Turin, Italy, makes it clear she intends to be on the sport's cutting edge for years to come. UNQUOTE.

To get an update about Joan Cristobal, please visit


Jubilee Jenna Mandl

Romy Molina in turn sent his posting about the Austrian national champion for figure skating who is half-Filipino. She is Jubilee Jenna Mandl.

Jubilee Jenna Mandl was the 1998 and 1999 figure-skating champion in
Austria.  She won her two titles at ages 13 and 14, making her the youngest-ever national champion in the history of Austrian figure skating. She won also the European Criterium five times in a row.

To read about the latest information on Ms. Mandl, please go to 

Elizabeth Punsalan-Swallow

Angie Shreckengaust then told of Elizabeth Punsalan-Swallow.
As one half of the
U.S. Olympic ice dance team in 1998, Elizabeth Punsalan knows what it's like to be running hot and cold. Although they didn't win a medal that year, she and partner-husband Jerod Swallow electrified the crowd with their tricky maneuvers and graceful choreography on the ice.

The product of a Filipino father and an Irish American mother, Punsalan grew up the youngest of five children in Sheffield Lake, Ohio. All of them were introduced to ice skating, but it was Punsalan who carried it to the next level. At 14, she caught the eye of Detroit, Michigan, coach Sandra Hess, who turned her on to pair skating. In 1988, Punsalan won the Junior National Championships with then-partner Shawn Rettstatt. At 18, she began skating with Swallow, whom she had already known for four years. A year later, they started dating and in 1993, they were married.

In 1994, the pair earned a place on the U.S. Winter Olympics team. But two weeks before they were set to leave for the Winter Olympics in
Lillehammer, Norway, tragedy struck. Her brother Ricardo, who had a history of substance abuse and mental illness, stabbed their father to death in his sleep. Punsalan ended up going to Norway, as she believed her father would have wanted. But the pair took a spill in their free dance and finished in 15th place. Punsalan took their dismal showing in wry stride. "Years from now, we'll tell our kids we made it to the Olympics," she says, "We had a great time and we skated like crap."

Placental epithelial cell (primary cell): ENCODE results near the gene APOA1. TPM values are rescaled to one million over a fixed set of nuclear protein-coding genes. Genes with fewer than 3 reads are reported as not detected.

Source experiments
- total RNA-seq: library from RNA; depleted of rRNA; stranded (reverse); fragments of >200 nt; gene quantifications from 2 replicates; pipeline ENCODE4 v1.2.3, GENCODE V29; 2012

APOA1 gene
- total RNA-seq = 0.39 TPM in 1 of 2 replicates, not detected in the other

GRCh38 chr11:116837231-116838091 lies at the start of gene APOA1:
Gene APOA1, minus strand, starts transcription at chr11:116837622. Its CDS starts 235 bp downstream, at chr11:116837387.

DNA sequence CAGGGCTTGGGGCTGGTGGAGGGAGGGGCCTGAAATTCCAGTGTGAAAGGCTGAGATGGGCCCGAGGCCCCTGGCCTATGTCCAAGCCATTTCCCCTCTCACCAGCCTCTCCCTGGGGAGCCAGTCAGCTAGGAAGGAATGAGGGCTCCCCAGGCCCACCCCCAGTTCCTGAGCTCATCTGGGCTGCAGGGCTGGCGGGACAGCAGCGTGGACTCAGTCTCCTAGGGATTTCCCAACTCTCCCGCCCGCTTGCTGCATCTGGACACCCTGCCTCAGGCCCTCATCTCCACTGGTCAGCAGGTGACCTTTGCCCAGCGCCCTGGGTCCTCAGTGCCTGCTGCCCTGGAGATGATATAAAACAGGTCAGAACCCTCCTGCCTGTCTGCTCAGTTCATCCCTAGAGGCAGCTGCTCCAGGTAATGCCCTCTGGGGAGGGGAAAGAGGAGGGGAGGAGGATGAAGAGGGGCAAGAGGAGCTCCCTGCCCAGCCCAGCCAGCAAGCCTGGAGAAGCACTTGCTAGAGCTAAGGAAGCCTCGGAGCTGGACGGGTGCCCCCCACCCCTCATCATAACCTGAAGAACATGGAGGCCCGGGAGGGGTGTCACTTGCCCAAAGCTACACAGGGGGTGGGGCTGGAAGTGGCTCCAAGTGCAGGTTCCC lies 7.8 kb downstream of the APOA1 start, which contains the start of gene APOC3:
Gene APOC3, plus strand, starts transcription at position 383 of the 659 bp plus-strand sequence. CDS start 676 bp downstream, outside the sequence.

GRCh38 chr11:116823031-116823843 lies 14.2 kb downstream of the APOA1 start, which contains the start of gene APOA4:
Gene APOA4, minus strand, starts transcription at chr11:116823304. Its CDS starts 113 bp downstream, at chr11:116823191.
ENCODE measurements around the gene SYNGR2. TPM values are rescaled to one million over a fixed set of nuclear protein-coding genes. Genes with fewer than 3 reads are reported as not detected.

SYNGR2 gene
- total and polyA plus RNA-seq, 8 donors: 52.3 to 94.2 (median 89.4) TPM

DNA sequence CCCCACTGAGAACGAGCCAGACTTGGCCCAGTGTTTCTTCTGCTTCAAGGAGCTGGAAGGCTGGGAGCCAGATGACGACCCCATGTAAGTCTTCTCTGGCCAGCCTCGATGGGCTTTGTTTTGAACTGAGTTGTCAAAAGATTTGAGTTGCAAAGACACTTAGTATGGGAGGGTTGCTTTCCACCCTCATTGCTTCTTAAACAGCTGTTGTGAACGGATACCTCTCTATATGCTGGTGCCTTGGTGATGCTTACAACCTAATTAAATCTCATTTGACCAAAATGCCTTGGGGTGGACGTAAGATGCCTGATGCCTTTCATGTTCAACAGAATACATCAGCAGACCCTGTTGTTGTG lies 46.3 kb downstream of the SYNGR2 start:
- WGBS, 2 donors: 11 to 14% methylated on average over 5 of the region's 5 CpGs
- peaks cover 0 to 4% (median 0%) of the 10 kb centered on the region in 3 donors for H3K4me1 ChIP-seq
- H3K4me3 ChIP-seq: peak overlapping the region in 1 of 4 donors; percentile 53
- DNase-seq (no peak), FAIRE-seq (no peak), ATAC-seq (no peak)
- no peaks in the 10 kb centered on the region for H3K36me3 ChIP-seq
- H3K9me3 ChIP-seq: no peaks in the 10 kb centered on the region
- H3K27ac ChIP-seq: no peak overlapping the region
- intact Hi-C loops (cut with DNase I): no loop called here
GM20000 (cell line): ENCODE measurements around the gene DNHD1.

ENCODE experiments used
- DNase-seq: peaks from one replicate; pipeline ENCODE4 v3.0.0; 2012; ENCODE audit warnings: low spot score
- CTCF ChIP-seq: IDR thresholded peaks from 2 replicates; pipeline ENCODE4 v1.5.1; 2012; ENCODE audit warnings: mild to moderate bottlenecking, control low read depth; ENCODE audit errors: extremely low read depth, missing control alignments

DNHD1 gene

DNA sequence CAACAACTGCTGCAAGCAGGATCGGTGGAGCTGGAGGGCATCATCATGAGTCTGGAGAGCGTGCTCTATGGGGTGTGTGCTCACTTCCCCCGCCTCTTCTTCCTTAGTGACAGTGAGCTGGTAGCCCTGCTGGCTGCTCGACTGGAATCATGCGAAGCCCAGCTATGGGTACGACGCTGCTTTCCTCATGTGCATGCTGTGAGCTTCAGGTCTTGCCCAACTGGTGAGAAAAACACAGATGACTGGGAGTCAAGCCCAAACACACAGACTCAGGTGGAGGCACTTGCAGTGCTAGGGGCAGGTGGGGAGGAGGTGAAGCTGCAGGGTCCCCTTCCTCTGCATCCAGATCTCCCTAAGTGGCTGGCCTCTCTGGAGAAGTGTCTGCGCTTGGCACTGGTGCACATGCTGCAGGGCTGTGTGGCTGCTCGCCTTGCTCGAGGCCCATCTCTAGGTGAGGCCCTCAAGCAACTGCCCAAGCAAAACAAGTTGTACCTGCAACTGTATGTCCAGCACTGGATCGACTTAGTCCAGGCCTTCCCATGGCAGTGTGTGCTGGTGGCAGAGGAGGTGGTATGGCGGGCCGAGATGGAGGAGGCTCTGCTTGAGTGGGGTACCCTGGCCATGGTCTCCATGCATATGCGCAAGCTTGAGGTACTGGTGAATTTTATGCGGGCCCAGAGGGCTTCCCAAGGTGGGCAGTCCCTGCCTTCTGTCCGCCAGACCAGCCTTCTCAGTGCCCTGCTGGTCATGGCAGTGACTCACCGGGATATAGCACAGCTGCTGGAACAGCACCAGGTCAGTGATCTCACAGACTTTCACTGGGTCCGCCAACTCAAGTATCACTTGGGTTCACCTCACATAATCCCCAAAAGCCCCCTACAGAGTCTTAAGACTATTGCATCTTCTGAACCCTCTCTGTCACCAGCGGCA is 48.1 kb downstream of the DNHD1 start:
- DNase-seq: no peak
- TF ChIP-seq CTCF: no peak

No matter what they do next, Punsalan and her husband will have blazed a trail for the next generation of ice-dance skaters, having fought passionately for recognition of ice dance in the
United States. UNQUOTE.

To read the latest on Ms. Elizabeth, please visit  

Tai Babilonia

There's also Tai Babilonia, another Filipina who made it big although she's hardly written about nowadays, probably because her fame came circa 1979.  Angie Shreckengaust said that she became a champion in World Figure Skating.

Here's Tai Babilonia's official website:

Angie Shreckengaust said that Tai Babilonia is definitely of Filipino lineage. She remembered watching a television movie about Tai Babilonia's life a few years back.
Tom Martires, another Mayon eGroup member, confirmed that "Babilonia is not just a Filipina but a Bicolana." Her paternal grandparents are from Baao, Camarines Sur, which is also Tom's hometown. Tom said that he met her grandfather at a recent "Baao town fiesta" held in a
California city.

So there readers, thanks to Angie Shreckengaust, Romy Molina and Tom Martires of the Mayon eGroup, Filipinos -- especially Filipino Americans and Overseas Filipinos -- can now legitimately say that they and their descendants can really skate on ice. Who says that the
Philippines is a tropical country? Can the world expect soon a Filipino star in ice hockey? # # #

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Last Updated on Tuesday, 22 May 2007 02:32